From the old countries, exotic to each other, to a land foreign to all but its sons and daughters… From Home, to a place to pass innumerable nights… From the bustling east–by rail, wagon, horse, and their own blistered feet–to the spirit-testing and body-breaking west they came.
From their proud, stern fatherlands they stepped with heads held high and legs atremble. From their dear, sweet motherlands they weaned themselves, and there and here folks wept. For fortune they forged toward the new frontier, as to the new world their forefathers had fled oppression. Or so the textbooks tell.
Are anyone’s reasons ever really two-dimensional? Should anyone’s reasons ever be oversimplified? As we are complexly human, so were they, and multifaceted beings must be allowed to have multifaceted motivations. Many might have come for solitude, challenges, fame, for adventure. For that which drives us now must have driven many then.
They came, settled, labored, dreamed. They moved, stayed, and sought elusive wealth. They worked hard and took pride in the work they did. They lived, loved, dispersed. Oh, how they struggled. And they perished, often tragically. It seems they sought so much—maybe unwittingly.
Oh, the subtleties and secrets of our seekings…
En route from Saxton, back to the City of Contradictions, Surtch Pherther stopped for a breather at middle-of-nowhere-in-the-remoteness Outpost Inn. Under the fuel canopy, he switched off Escape Artist on the slowly shifting sand of a shallow drift. At the foot of the nearest gas pump, a huddle of small tumbleweeds seemed to cower, maybe stricken with fears of flame and of being crushed.
Into the noise void left by the shut off bike, a scene-typical sound rushed without turbulence, like hot oil: that strange, high sizzle that often accompanies sweltering wastes. An insect chorus? Faint crying of expanding sand and stones? Maybe a several-source small symphony. Or just the ringing in Surtch’s ears.
He grabbed a cold drink and slumped onto the bench of a weathered picnic table in the shade of a juniper. The day, barely past noon, was already over 100 Fahrenheit, and shade in such heat can serve only the psyche, never the body.
Yet Surtch had cut his teeth on desolate terrain—in its extremes his personality was minted. He’d tried to dissect the enchantment, but it defied; tried to understand his attraction, but he defied. Perhaps that was why he persisted—for understanding.
Religious friends and family had often said that some things simply weren’t meant to be understood. Over and over and over again, Surtch had tried to subscribe to religion, but the publication always seemed to get lost in the mail. Maybe they were right about this… If it would risk his enchantment to understand, he knew he’d rather remain a fool.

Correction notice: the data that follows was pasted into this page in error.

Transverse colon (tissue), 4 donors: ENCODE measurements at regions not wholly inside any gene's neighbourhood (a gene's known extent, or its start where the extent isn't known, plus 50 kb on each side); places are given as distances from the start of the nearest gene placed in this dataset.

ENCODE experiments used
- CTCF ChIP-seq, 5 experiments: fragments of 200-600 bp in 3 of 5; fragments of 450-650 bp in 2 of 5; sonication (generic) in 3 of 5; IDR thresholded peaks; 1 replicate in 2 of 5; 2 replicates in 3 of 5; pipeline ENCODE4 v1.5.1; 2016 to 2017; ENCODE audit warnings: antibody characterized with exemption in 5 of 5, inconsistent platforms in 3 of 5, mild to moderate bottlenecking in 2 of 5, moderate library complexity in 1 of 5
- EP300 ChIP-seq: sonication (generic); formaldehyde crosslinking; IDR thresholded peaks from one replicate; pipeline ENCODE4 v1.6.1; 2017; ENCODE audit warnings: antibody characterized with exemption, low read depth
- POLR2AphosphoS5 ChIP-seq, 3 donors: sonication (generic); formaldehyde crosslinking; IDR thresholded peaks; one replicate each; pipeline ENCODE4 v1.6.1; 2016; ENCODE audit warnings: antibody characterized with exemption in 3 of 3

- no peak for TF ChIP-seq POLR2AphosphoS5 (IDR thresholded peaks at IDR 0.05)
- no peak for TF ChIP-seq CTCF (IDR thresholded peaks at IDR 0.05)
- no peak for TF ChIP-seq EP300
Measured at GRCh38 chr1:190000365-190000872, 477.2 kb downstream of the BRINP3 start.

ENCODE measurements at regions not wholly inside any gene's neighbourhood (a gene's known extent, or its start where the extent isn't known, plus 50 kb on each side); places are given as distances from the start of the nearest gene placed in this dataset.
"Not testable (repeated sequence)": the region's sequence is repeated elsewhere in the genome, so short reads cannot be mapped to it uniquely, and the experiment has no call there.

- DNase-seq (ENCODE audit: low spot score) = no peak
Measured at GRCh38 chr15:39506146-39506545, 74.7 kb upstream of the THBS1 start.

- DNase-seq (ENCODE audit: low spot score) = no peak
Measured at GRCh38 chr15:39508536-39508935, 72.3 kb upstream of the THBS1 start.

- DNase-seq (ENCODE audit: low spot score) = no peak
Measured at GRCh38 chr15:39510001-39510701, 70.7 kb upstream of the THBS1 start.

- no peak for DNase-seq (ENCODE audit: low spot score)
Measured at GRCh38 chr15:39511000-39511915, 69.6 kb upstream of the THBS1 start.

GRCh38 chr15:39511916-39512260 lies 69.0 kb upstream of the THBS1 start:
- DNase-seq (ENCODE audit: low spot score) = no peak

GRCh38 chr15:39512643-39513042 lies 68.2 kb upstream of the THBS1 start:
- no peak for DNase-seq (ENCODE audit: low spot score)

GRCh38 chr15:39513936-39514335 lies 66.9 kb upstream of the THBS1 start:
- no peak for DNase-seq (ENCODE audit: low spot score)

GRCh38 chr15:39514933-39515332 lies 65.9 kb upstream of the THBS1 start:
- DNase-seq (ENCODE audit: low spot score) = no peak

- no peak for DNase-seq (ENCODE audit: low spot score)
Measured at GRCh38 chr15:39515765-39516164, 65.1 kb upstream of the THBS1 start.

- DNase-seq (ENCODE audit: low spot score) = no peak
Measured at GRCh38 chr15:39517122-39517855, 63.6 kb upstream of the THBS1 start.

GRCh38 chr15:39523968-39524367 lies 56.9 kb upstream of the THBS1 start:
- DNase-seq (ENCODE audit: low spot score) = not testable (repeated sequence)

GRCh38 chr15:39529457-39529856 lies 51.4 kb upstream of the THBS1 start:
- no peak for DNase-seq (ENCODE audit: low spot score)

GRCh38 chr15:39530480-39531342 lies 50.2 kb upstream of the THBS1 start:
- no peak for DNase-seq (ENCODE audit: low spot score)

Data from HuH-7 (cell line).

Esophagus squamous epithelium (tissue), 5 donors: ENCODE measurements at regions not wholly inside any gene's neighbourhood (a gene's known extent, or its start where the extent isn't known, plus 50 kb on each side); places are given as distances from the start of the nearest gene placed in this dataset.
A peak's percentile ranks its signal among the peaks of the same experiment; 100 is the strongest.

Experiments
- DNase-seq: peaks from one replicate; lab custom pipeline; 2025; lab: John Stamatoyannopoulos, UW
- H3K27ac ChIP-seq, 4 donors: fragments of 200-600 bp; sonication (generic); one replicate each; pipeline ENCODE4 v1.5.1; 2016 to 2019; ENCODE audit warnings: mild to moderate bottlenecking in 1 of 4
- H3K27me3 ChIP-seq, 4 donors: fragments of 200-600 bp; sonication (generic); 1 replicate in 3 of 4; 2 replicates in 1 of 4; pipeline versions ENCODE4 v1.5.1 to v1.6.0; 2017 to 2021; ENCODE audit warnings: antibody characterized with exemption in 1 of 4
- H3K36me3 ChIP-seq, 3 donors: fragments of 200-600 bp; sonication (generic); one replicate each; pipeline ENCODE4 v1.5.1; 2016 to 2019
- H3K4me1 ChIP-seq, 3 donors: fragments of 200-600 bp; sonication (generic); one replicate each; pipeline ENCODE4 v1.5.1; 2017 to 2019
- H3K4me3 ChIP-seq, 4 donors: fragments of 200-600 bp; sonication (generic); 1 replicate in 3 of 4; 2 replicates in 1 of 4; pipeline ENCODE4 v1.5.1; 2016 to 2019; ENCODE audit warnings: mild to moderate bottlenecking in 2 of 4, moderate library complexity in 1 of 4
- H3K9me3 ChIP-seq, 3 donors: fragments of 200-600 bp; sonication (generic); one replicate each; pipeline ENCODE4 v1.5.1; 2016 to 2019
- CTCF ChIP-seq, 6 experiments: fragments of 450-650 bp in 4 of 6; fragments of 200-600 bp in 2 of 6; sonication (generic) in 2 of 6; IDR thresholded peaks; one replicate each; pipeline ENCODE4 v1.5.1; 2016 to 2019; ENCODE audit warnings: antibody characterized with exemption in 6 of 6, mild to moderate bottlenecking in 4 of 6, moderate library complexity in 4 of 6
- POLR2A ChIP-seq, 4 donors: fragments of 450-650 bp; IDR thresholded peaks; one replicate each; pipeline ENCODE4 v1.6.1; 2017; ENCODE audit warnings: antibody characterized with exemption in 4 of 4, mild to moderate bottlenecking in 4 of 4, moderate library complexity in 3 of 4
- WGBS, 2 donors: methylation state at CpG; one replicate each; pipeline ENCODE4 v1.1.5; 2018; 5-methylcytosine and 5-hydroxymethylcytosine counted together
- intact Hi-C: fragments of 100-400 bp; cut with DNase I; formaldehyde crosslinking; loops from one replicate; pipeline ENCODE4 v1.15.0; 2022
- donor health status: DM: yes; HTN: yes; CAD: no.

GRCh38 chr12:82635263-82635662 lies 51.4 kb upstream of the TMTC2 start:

Nearby, next to their unbelievably overloaded bikes, three cyclists read and rested. Reticent though they were, Surtch succeeded in gathering that they were far—from their origin, from their destination, hell, from a city of any consequence. Yet maybe not from a suitable truth, for stitched in Hebrew on one bike’s panniers was Proverbs 9:6 “Forsake the foolish, and live; and go in the way of understanding.”
Common motivations, even the drive for adventure, might fade, the unessential of them even becoming unfashionable. But the desire for a suitable truth?… That could be one of humankind’s common denominators and the base to which all other motivations must be anchored.
A suitable truth: which isn’t necessarily a tailored truth or a religion to conform to one’s “sinful” ways, but a truth that penetrates the filters of one’s experience—a truth that makes sense. For an unsuitable truth, however eager one might be for its absorption, will never take.
That’s a Proverb I can embrace.
Eloquently done. But you left us hanging as to the whereabouts of the murals. Downtown SLC?
Ry Austin says
Though it bears a different name in these tales, the little town of murals is Ely, Nevada.
In the early ’80s their precious metals mining economy went bust (a common story and that of so many towns in the American West). The town council scrambled to decide what the hell they were going to do to survive: They opted to aim for tourism dollars by celebrating their history and by exploiting their fascinating mining-related assets.
The murals represented here (some of my favorites, and some of the better ones, I think) are just a few of those in town. Despite being nowhere near an Interstate or a larger city, Ely seems to have done alright so far with its post-bust approach.
I’m glad it seems to have worked. Small towns like that, their people and their history, are the fabric of America.